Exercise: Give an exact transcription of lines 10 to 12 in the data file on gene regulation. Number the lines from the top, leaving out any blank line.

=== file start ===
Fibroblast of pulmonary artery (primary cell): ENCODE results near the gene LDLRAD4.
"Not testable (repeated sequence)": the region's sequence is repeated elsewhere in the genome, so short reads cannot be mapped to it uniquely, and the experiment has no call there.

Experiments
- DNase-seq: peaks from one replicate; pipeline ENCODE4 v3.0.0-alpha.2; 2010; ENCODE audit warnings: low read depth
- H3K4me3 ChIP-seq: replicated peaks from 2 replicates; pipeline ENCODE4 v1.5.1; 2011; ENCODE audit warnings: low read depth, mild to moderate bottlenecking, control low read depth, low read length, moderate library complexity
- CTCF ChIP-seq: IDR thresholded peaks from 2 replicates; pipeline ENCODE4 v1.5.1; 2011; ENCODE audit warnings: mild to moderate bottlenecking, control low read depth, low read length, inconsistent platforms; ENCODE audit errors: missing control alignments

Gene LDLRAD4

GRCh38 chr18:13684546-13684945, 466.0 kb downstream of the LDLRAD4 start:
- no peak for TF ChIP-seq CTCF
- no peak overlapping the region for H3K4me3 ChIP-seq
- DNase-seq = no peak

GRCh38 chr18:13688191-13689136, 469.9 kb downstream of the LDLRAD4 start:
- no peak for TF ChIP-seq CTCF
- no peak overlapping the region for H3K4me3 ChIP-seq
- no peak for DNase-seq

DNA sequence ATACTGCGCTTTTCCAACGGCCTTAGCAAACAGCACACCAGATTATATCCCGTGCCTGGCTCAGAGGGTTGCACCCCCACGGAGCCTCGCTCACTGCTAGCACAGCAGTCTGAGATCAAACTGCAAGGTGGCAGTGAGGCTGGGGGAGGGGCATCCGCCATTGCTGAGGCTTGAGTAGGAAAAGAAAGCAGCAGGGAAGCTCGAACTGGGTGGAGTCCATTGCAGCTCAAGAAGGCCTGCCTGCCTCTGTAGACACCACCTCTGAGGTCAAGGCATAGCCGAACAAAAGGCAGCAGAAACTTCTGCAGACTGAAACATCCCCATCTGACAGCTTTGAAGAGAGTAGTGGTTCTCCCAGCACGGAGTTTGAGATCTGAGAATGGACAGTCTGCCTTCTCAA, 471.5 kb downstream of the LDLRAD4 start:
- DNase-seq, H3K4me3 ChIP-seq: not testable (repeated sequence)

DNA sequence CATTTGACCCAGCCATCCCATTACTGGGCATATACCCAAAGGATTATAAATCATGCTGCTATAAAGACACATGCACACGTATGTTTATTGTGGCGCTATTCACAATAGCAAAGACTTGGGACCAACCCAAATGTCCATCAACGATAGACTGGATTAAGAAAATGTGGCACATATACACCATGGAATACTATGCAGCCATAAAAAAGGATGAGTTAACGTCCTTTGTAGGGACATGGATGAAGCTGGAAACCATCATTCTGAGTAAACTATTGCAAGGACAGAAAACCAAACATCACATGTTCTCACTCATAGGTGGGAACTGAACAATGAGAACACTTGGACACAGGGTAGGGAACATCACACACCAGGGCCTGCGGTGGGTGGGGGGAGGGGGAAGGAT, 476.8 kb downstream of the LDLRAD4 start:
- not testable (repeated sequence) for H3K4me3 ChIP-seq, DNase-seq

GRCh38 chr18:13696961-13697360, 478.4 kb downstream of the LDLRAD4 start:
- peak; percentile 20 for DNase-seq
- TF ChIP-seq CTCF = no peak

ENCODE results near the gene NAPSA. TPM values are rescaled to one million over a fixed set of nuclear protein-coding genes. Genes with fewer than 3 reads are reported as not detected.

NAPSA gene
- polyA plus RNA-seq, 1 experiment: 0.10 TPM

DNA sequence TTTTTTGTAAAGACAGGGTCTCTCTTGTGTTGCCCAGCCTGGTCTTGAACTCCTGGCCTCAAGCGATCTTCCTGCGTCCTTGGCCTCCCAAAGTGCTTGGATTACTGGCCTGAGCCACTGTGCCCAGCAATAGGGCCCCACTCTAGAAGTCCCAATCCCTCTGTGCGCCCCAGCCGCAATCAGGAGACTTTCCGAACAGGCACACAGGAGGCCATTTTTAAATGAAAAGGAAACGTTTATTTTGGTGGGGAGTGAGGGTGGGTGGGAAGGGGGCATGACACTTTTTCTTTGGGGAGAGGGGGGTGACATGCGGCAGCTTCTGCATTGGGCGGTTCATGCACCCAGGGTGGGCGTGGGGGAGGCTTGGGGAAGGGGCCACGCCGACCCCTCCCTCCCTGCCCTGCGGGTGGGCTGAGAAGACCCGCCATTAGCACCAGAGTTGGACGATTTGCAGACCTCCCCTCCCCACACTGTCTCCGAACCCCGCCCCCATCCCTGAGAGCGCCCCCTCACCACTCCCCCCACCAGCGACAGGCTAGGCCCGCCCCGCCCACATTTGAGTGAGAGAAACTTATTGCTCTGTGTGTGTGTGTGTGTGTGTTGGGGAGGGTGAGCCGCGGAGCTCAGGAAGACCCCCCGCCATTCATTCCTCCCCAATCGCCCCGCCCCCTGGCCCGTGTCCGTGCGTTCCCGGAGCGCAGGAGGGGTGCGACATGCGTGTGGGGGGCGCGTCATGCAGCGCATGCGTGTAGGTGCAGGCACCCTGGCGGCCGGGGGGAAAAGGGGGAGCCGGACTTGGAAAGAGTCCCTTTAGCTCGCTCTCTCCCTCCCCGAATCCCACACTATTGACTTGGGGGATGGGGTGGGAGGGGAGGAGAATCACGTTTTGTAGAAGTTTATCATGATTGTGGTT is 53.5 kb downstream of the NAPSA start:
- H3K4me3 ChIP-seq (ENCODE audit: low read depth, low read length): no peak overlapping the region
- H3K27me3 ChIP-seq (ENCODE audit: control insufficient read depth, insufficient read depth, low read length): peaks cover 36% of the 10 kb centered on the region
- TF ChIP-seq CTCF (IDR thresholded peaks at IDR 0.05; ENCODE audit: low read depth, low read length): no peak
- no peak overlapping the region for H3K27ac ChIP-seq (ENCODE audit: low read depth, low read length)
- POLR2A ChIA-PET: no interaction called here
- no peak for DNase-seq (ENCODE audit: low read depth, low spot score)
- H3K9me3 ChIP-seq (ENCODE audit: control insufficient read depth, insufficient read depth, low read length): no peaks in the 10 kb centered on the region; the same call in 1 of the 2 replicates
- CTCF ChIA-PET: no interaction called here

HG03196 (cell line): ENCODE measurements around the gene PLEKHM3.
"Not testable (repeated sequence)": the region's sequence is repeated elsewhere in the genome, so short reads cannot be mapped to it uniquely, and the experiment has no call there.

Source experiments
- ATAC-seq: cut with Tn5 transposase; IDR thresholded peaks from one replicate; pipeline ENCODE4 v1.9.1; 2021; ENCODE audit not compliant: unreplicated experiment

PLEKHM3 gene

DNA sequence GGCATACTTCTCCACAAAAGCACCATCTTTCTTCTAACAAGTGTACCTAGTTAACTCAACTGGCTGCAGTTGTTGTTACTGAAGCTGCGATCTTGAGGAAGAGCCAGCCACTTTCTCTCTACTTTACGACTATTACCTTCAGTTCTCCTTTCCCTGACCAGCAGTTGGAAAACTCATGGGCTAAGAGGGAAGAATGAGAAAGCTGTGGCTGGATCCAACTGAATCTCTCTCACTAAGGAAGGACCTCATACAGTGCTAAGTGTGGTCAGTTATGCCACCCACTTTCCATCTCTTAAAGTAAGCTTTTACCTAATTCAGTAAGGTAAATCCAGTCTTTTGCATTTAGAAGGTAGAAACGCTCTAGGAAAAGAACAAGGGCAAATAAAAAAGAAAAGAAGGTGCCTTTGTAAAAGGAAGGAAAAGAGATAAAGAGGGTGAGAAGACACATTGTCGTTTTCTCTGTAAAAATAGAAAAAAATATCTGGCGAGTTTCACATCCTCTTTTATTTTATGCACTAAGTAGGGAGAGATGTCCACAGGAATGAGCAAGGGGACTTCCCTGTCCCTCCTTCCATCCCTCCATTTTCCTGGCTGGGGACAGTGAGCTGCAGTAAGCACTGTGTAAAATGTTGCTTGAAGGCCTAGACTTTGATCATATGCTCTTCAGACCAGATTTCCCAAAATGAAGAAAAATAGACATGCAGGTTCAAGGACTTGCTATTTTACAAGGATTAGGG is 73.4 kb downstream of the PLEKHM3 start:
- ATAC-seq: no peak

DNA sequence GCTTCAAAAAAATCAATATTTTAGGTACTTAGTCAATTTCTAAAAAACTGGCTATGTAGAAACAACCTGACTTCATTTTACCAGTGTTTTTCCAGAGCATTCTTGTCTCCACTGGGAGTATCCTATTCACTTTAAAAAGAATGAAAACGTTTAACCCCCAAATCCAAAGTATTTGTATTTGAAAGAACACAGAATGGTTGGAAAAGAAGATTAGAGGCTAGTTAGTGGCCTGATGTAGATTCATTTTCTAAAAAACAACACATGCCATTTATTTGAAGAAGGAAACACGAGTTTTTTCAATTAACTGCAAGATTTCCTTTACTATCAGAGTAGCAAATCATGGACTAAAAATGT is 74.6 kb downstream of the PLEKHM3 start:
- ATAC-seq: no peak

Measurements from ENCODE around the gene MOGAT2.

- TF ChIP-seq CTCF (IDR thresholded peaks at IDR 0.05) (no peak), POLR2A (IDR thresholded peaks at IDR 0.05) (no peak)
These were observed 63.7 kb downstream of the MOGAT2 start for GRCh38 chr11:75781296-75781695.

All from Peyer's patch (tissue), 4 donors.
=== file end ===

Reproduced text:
- no peak overlapping the region for H3K4me3 ChIP-seq
- DNase-seq = no peak

GRCh38 chr18:13688191-13689136, 469.9 kb downstream of the LDLRAD4 start: